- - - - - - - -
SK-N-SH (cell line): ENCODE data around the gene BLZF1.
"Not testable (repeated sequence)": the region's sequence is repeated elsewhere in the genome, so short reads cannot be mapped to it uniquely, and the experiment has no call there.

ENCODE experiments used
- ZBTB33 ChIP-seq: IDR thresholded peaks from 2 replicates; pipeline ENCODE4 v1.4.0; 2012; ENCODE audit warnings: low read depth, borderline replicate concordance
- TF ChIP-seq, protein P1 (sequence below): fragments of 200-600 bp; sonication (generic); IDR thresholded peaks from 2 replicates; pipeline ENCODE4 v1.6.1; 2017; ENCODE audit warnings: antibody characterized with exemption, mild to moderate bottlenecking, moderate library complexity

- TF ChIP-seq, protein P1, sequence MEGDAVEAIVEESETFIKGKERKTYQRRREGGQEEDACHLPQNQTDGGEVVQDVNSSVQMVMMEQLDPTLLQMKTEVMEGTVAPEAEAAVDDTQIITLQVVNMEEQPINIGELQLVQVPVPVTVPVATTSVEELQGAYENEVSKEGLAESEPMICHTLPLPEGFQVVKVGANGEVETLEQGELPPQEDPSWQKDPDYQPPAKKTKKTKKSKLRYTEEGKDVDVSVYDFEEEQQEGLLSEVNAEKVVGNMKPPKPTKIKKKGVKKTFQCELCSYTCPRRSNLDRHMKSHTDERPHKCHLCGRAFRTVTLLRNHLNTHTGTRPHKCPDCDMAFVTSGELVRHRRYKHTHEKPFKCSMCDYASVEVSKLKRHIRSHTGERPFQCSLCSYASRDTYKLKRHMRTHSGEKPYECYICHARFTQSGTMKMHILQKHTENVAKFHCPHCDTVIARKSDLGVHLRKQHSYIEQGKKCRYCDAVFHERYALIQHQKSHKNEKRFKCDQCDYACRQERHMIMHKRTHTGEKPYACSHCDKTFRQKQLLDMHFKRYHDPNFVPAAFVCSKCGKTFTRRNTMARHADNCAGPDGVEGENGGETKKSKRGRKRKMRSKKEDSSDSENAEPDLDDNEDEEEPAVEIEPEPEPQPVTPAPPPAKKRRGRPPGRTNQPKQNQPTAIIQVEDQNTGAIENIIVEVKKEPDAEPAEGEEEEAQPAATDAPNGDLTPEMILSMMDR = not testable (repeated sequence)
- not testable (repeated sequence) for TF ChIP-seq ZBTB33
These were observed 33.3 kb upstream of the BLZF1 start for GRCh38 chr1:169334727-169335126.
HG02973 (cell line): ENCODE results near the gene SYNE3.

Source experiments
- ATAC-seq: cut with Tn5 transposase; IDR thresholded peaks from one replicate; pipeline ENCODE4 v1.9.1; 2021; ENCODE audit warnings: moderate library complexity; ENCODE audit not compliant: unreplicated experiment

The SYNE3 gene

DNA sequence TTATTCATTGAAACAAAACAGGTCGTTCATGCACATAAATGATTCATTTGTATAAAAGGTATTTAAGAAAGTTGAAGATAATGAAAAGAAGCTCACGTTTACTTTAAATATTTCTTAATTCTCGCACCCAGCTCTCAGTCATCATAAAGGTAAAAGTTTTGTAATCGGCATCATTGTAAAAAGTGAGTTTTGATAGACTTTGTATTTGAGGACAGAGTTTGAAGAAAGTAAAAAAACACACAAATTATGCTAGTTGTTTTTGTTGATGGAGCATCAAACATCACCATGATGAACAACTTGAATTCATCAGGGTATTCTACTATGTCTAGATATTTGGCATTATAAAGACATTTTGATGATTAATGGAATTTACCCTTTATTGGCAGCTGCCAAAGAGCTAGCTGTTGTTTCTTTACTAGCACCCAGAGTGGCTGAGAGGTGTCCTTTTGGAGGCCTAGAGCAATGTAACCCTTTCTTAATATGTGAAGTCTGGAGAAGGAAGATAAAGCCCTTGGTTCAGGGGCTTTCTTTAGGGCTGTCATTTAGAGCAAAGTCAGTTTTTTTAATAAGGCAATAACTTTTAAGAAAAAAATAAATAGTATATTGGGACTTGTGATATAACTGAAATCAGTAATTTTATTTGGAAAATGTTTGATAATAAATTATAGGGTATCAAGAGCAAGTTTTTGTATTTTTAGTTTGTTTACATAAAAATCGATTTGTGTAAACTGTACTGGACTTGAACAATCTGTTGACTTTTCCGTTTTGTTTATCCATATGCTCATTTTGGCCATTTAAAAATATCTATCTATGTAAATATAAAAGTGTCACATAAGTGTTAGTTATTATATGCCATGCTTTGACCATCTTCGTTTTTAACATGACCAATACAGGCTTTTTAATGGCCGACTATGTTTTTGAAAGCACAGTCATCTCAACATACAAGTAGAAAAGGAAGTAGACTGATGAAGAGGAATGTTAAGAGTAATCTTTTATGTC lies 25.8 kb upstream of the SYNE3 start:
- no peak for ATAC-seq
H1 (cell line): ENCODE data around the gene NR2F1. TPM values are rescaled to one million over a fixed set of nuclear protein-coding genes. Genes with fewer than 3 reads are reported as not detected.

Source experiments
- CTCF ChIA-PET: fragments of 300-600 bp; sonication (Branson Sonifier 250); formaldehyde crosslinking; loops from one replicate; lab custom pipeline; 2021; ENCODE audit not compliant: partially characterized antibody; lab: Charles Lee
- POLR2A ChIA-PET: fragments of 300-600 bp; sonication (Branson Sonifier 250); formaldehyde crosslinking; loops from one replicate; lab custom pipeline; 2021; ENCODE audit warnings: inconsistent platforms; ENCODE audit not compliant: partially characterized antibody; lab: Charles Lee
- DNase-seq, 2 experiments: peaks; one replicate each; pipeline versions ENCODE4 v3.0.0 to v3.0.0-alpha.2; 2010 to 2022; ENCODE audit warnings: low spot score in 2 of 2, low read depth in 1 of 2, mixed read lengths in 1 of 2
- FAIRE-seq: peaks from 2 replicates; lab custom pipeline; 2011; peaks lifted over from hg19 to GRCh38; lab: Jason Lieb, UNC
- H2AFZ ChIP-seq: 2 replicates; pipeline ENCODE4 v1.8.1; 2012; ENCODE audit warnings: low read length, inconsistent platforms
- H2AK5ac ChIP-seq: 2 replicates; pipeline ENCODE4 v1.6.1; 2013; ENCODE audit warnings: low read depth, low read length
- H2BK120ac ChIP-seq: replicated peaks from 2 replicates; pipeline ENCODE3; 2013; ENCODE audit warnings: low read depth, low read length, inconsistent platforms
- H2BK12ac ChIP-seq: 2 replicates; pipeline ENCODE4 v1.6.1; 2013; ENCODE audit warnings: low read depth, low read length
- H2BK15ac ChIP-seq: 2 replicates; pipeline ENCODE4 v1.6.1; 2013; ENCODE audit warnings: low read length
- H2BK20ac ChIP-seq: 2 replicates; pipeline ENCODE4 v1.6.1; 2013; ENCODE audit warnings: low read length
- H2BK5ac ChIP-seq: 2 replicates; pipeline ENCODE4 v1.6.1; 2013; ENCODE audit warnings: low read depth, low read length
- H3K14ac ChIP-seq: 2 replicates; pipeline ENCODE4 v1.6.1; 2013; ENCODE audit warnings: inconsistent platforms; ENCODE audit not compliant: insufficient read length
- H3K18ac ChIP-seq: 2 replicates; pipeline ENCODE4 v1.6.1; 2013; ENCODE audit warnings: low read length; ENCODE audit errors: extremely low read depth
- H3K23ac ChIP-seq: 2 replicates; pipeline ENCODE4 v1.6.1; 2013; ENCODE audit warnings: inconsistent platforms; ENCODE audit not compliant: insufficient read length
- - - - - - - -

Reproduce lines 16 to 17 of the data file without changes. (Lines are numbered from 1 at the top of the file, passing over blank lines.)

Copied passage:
Source experiments
- CTCF ChIA-PET: fragments of 300-600 bp; sonication (Branson Sonifier 250); formaldehyde crosslinking; loops from one replicate; lab custom pipeline; 2021; ENCODE audit not compliant: partially characterized antibody; lab: Charles Lee